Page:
At a Glance
A Story From My Grief Journey - Hidden Source of Pain
After experiencing so much loss in a short period of time, the pain of losing a loved one had become commonplace. Through all of the hurt, I constantly asked myself why? Why do I feel so much pain? Why is it that I still have so much pain surrounding my Mother’s death when it was over 3 years ago? Why can’t I seem to find any kind of closure? Why can’t I just move on!
That question of “why” plagued me for years. Rationally I know that everyone will die. Logically the people that we are closest to will hurt the most to lose. The question of “why can’t I just move on?” was answered when I learned about Dr. Tony Walter’s New Model of Grief. After months of reading, I still couldn’t answer what caused the intensity of my pain.
It wasn’t until I stumbled upon the most powerful poem I encountered during my grief journey that I finally understood. Three lines and only 13 words. Those 13 words provided me with clarity of not only my own grief but exactly what I had seen in others. Those insightful 13 words are:
“I have lost. Not the memory of my father, but my father’s memory.”
An Excerpt of Farewell Father, by Stefan Molyneux
(You can view the entire poem by clicking here)
The Effect on My Life
After hearing those 13 words from the poem, I understood that my pain was coming from the idea that I might lose my Mother’s memory. As I mentioned in my post about The Top 5 Things I Wish I Knew Before Losing A Loved One, I talked to my Mom daily. Even though I talked to her daily, there is still so much that I don’t know about her. Ultimately I was afraid of losing the things that I did know about her; the nuances of her personality, the quirkiness of her sense of humor, and the tenderness of her heart.
After her second stroke, our roles reversed, and I was more of a caregiver than a son. Our conversations turned from her history and experiences to ensuring she took her medication and ate that day. Then, all of a sudden, without my input, I could never ask her another question. The great privilege of learning about her was no longer available to me because of the third stroke, which ultimately claimed her life. There were many serious (or maybe “important” is the right word) topics that I wanted to talk about, but I wanted to wait for the appropriate time. Now there was no time, no conversations, and no answers.
Nearly 3 years after my mom passed away, I lost my Grandpa to brain cancer. We had over a year together from his diagnosis to his passing. Throughout his declining health, I began helping with some chores, hydration therapy, picking him up if he fell, and staying by his side when he was in the hospital. While the hospital visits were not the best reason to be together, they were a huge gift to me, and I like to think that he also enjoyed our time together. We talked about my Mom (his daughter), shared tears about our loss, and we talked about his experiences through life.
I always knew my Grandpa, but I only knew him as my Grandpa. Through those conversations, I was able to see a sliver of him as a soldier, a friend, a community member, a father, and a husband. His lessons about the importance of dedication to wife and kids became the foundation of what I am striving for in my own family. I had time to ask questions and learn from my Grandpa before I lost him.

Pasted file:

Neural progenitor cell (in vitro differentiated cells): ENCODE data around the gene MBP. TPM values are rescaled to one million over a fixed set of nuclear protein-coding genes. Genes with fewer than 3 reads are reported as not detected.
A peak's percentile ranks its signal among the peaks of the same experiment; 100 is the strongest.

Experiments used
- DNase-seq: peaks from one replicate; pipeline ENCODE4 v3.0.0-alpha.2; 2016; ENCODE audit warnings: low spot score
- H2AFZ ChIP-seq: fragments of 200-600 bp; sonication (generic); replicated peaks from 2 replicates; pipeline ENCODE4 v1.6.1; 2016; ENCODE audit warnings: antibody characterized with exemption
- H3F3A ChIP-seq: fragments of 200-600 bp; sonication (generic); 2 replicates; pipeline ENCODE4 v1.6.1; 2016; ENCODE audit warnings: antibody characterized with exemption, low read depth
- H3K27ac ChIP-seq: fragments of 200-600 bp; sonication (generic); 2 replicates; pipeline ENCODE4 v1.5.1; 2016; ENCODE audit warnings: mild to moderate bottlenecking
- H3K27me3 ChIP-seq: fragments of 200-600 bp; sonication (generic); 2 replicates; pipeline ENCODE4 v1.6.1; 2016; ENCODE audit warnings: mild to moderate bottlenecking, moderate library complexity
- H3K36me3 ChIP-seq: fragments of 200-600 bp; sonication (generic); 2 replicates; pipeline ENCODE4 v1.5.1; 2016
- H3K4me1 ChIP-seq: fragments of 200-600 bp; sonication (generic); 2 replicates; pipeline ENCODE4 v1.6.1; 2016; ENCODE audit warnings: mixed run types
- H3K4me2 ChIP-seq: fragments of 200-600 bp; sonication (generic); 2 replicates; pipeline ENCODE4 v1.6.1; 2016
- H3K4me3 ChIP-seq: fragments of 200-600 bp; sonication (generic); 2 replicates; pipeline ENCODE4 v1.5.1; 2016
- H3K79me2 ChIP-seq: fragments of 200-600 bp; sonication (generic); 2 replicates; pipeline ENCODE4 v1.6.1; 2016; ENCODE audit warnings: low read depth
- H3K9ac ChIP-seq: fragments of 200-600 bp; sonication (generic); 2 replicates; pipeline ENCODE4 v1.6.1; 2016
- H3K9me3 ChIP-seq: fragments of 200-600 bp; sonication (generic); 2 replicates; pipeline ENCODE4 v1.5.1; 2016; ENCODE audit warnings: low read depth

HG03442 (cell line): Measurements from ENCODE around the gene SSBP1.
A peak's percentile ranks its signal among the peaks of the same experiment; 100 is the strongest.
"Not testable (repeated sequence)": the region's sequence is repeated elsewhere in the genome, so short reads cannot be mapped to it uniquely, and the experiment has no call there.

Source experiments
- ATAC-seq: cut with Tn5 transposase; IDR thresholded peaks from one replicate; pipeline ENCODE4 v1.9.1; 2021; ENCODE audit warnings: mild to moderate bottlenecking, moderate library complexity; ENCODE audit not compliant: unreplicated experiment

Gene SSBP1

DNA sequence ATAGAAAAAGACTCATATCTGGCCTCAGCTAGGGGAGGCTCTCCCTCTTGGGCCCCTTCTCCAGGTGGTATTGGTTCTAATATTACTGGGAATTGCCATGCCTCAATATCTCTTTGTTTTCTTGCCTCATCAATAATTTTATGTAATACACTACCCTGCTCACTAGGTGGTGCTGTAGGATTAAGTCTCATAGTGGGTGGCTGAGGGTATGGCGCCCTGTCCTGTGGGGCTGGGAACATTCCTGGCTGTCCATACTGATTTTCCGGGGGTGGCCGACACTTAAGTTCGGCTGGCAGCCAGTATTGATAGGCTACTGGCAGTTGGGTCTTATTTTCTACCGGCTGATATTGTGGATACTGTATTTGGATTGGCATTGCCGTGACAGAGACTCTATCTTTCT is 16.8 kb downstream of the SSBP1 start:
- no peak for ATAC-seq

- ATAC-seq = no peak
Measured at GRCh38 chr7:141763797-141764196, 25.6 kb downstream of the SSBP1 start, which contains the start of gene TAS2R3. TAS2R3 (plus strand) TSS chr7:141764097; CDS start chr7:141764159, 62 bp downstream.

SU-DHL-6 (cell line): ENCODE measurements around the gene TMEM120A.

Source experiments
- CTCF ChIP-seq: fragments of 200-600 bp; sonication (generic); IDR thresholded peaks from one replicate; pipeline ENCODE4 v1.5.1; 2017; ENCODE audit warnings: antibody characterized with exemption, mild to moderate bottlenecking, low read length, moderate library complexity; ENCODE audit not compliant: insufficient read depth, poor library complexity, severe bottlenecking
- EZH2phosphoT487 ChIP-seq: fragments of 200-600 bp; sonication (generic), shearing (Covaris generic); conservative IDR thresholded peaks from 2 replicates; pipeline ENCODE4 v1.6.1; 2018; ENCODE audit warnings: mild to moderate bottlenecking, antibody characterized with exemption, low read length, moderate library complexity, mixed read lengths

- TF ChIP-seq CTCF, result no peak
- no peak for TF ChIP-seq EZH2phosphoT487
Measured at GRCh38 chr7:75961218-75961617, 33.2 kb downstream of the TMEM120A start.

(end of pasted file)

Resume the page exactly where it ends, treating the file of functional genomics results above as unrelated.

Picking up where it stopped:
The biggest difference between losing my Mom and losing my Grandpa is the number of intentional conversations we had. With my Mom, I didn’t recognize that there was a time limit on our time together, and I put off those intentional conversations. With my Grandpa, it was a race to collect, just like the poem referenced, as many stories from his exclusive library as possible.
Recreating The Library
After someone is buried, it is common for the people in attendance to share their fondest memories with the surviving family. I realized that those conversations are actually like the process of returning a book to the library. The stories comfort the family because the family reclaims a part of the person that they have lost. While it is impossible to rebuild the entire library, we can preserve enough to have a very good representation of the person we lost.
I found the process of collecting as many of these memories as possible to be the best medicine for the pain immediately following my losses. On the long road of healing after my losses, I occasionally fall into low spots. By returning to the library of memories I collected and focussing on the incredible life of the person I lost and their impacts on the people in their lives, I quickly put myself in a much better mood.
This idea is what inspired me to begin developing a website that will allow me to easily collect stories and memories, store them in a safe place, and return to them any time I wanted. I noticed that as people shared stories with me about someone I lost, I would often be reminded of another story. When I would share the story I was reminded of, it would inspire the listener to share a different story. The more people that participated, the more stories I could collect. The more stories I could collect, the less my grieving journey hurt.
You never know what will inspire you. You don’t know when it will happen. You don’t know the magnitude of change that will come. For me, thirteen words from a poem inspired me to embark on a quest to ease the pain of losing loved ones for as many people as possible. The biggest piece of advice I can give you is to start collecting books for your library!
What do you think of this poem? Are there any pieces of art that have helped you on your grieving journey? Is there a piece that you want me to cover? If you are curious about the website I used to collect and store memories, join our mailing list to receive exclusive updates!